A year later, when he was back at Brandeis, Marty killed himself. I still haven’t gotten over that. I’m still thinking about Marty—and writing about him.
One afternoon when I arrived for the three-to-eleven shift, I saw that hospital maintenance had put new windows in at the nurses’ station on the maximum-security ward. Maria Ruocco was the charge nurse, and a good friend. “What’s with the windows?” I asked.
Maria rolled her eyes, but she couldn’t hold back a wry smile. “Funny you should ask, James. They’re Plexiglas. Hurricane-strength. Won’t break. So says the maintenance guy. We’ll see.”
Case in point—down the hallway was a patient I’ll call “Crash.” A young guy. Really, really crazy. Crash was on double specials. Regular specials meant that patients were considered a serious risk to themselves or others. These patients needed to have an aide within arm’s length at all times. Double specials meant two aides within arm’s length. That’s how dangerous Crash was considered.
As Maria and I stood there at the nurses’ station, Crash took off in our direction. Damn the torpedoes, full speed ahead. His two aides followed a half step behind.
“Shit, shit, shit. They’re not going to catch him. This is bad! This is bad!”
Maria and I sprinted forward to try and intercept Crash before the inevitable happened. But he got to the new Plexiglas windows first.
Crash crashed headfirst. I’d never heard anything like that sound before. Imagine a melon thrown at full speed against a brick wall. Crash had previously broken three glass windows in the nurses’ station. Upon impact with the new Plexiglas window, he dropped to the floor like he’d been shot by a long-distance sniper.
He left us for a moment there, blacked out, maybe gone to heaven for a sneak preview. Then his eyes blinked open. He tried to focus on Maria and I. “Who put those fuckers in? You could hurt somebody.”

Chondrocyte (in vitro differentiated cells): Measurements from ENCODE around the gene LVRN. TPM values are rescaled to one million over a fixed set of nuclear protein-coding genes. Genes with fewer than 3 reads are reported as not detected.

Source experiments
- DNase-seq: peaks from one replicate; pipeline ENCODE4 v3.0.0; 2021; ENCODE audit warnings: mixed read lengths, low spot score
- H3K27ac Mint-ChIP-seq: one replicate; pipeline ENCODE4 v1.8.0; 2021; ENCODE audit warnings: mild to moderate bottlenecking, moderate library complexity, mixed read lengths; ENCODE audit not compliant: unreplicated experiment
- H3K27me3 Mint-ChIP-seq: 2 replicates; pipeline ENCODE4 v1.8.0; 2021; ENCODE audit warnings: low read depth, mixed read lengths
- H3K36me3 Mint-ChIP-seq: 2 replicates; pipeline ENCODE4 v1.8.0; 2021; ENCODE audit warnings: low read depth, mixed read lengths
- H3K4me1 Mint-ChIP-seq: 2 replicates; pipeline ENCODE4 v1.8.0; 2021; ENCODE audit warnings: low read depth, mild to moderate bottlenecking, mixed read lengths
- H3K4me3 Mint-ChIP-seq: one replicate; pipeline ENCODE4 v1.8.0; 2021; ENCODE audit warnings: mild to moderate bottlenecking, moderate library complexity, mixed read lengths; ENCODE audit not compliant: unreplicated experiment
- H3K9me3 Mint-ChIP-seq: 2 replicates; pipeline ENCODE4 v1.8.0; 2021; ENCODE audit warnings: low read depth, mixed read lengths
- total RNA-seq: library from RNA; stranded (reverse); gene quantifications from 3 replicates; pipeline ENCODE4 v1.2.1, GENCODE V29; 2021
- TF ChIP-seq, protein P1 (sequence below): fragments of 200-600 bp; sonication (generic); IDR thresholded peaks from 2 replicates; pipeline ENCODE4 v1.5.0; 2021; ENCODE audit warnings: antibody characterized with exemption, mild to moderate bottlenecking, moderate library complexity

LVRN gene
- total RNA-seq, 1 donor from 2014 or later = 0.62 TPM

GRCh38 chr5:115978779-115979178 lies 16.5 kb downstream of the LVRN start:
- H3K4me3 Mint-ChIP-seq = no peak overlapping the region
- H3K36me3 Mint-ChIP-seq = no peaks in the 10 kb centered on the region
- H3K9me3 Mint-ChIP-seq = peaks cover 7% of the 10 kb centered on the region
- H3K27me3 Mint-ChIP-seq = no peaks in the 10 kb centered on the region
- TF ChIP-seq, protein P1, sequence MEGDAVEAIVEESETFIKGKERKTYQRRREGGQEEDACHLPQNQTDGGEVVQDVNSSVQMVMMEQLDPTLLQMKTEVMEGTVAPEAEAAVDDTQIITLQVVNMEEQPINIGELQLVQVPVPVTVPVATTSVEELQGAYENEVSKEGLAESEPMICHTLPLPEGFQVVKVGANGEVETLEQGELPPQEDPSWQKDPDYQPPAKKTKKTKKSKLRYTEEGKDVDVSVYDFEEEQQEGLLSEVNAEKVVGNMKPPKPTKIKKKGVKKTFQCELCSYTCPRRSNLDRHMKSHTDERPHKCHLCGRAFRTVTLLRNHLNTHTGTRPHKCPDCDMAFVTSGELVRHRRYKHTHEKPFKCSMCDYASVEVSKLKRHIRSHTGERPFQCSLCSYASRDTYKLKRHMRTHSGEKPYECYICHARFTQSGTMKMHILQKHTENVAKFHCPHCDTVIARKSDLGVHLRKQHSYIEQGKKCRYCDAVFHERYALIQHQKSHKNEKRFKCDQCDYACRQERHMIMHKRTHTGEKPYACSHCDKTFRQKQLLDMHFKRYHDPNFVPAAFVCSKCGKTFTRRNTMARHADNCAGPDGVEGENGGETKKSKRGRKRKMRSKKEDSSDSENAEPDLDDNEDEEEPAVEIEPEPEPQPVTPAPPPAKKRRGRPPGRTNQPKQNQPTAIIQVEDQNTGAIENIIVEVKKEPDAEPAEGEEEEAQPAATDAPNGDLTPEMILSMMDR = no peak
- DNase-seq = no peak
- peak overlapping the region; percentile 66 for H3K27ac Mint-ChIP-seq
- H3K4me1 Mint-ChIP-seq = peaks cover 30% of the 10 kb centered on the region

Just another day at the crazy house, and the three-to-eleven shift was only beginning. I loved my years working at McLean, though. I grew up a lot. Learned to handle responsibility responsibly. Saw rich and poor, business leaders and failing artists, some high-school-age kids completely losing their minds—and, occasionally, finding them again.
I had also started the journey to become a writer. And I thought they were the crazy ones.
But hey, I’m getting way, way ahead of myself in this story. Sorry, and I mean it, but I have to go back to the beginning.
Who says you can’t go home again?
dirt poor for a while
robert caro or walter isaacson,
There’s something I should clarify for you up front. Here’s what I’m not going to do in this book. I’m not going to write any more paragraphs like the following one.
My hometown of Newburgh is 4.8 square miles bordered on the east by the Hudson River and on the south by the Hudson Highlands, approximately sixty miles north of Manhattan. Newburgh has its share of significant addresses. From his headquarters on Liberty Street, George Washington, in April 1783, announced the end of the Revolutionary War—and the beginning of America. On Montgomery Street, Thomas Edison built a generating plant that electrified the city in 1884. Off Cochecton Turnpike, the Brookside Drive-In Theater was a regional destination where seven hundred cars could park in view of a two-thousand-square-foot screen mounted on a seventy-foot tower. I was born in Newburgh and lived on North Plank Road, Gidney Avenue, and North Street before my father changed jobs and our family was uprooted to the Commonwealth of Massachusetts.
That’s all factual, yes, but this is a book of true stories the way I remember them. I’m sure I’ll get a few things wrong. But I was five foot eleven in high school, and I could dunk a basketball the summer before my senior year. I did take that joy ride I’ll tell you about later. And the first girl I ever kissed was named Veronica Tabasco.